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|The Europeans||Henry James|
|Page 3 of 10||
"I don't care for that. Other women should not admire one."
"They should dislike you?"
Again Madame Munster hesitated. "They should hate me! It 's a measure of the time I have been losing here that they don't."
"No time is lost in which one has been happy!" said Felix, with a bright sententiousness which may well have been a little irritating.
"And in which," rejoined his sister, with a harsher laugh, "one has secured the affections of a young lady with a fortune!"
Felix explained, very candidly and seriously. "I have secured Gertrude's affection, but I am by no means sure that I have secured her fortune. That may come--or it may not."
"Ah, well, it may! That 's the great point."
"It depends upon her father. He does n't smile upon our union. You know he wants her to marry Mr. Brand."
"I know nothing about it!" cried the Baroness. "Please to put on a log." Felix complied with her request and sat watching the quickening of the flame. Presently his sister added, "And you propose to elope with mademoiselle?"
"By no means. I don't wish to do anything that 's disagreeable to Mr. Wentworth. He has been far too kind to us."
"But you must choose between pleasing yourself and pleasing him."
"I want to please every one!" exclaimed Felix, joyously. "I have a good conscience. I made up my mind at the outset that it was not my place to make love to Gertrude."
"So, to simplify matters, she made love to you!"
Felix looked at his sister with sudden gravity. "You say you are not afraid of her," he said. "But perhaps you ought to be--a little. She 's a very clever person."
"I begin to see it!" cried the Baroness. Her brother, making no rejoinder, leaned back in his chair, and there was a long silence. At last, with an altered accent, Madame Munster put another question. "You expect, at any rate, to marry?"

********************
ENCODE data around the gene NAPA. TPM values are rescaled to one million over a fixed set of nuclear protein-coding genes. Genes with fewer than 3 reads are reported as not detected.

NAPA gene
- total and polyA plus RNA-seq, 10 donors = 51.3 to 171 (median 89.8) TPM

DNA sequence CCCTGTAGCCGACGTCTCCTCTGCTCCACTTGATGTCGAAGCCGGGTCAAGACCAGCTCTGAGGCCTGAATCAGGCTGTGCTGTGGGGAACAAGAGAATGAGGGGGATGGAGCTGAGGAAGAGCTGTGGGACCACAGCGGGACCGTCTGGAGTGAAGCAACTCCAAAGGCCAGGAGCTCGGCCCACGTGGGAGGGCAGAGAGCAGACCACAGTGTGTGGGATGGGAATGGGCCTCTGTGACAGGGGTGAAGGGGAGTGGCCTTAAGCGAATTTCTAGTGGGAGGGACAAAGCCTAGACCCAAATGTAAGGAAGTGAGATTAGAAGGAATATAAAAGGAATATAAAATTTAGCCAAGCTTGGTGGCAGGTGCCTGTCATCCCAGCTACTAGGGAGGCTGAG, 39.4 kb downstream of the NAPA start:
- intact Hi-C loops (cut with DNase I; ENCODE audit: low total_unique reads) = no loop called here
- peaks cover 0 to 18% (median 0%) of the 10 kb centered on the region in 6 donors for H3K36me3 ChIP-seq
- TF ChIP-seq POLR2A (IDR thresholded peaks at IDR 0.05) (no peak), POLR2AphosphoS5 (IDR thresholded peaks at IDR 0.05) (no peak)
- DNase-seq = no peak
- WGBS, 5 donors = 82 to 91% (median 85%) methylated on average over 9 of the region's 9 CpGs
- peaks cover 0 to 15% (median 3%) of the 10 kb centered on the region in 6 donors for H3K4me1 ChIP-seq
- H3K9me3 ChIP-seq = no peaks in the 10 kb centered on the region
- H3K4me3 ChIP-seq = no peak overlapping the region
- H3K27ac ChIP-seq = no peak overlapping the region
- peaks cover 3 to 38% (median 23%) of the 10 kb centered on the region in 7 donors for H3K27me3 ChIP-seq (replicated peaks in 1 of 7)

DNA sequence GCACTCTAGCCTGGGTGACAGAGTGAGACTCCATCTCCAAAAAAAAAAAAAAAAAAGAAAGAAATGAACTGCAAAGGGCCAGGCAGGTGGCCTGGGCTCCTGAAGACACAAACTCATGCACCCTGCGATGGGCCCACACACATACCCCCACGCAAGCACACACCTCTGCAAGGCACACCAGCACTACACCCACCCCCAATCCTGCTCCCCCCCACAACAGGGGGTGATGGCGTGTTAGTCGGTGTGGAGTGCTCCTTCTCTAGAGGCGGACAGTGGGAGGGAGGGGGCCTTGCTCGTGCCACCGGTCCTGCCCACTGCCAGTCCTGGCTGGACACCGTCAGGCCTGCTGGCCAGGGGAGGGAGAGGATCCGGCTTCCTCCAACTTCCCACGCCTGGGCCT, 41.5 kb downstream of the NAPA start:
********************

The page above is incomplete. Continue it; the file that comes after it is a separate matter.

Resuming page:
"I shall be greatly disappointed if we don't."
"A disappointment or two will do you good!" the Baroness declared. "And, afterwards, do you mean to turn American?"
"It seems to me I am a very good American already. But we shall go to Europe. Gertrude wants extremely to see the world."
"Ah, like me, when I came here!" said the Baroness, with a little laugh.
"No, not like you," Felix rejoined, looking at his sister with a certain gentle seriousness. While he looked at her she rose from her chair, and he also got up. "Gertrude is not at all like you," he went on; "but in her own way she is almost as clever." He paused a moment; his soul was full of an agreeable feeling and of a lively disposition to express it. His sister, to his spiritual vision, was always like the lunar disk when only a part of it is lighted. The shadow on this bright surface seemed to him to expand and to contract; but whatever its proportions, he always appreciated the moonlight. He looked at the Baroness, and then he kissed her. "I am very much in love with Gertrude," he said. Eugenia turned away and walked about the room, and Felix continued. "She is very interesting, and very different from what she seems. She has never had a chance. She is very brilliant. We will go to Europe and amuse ourselves."
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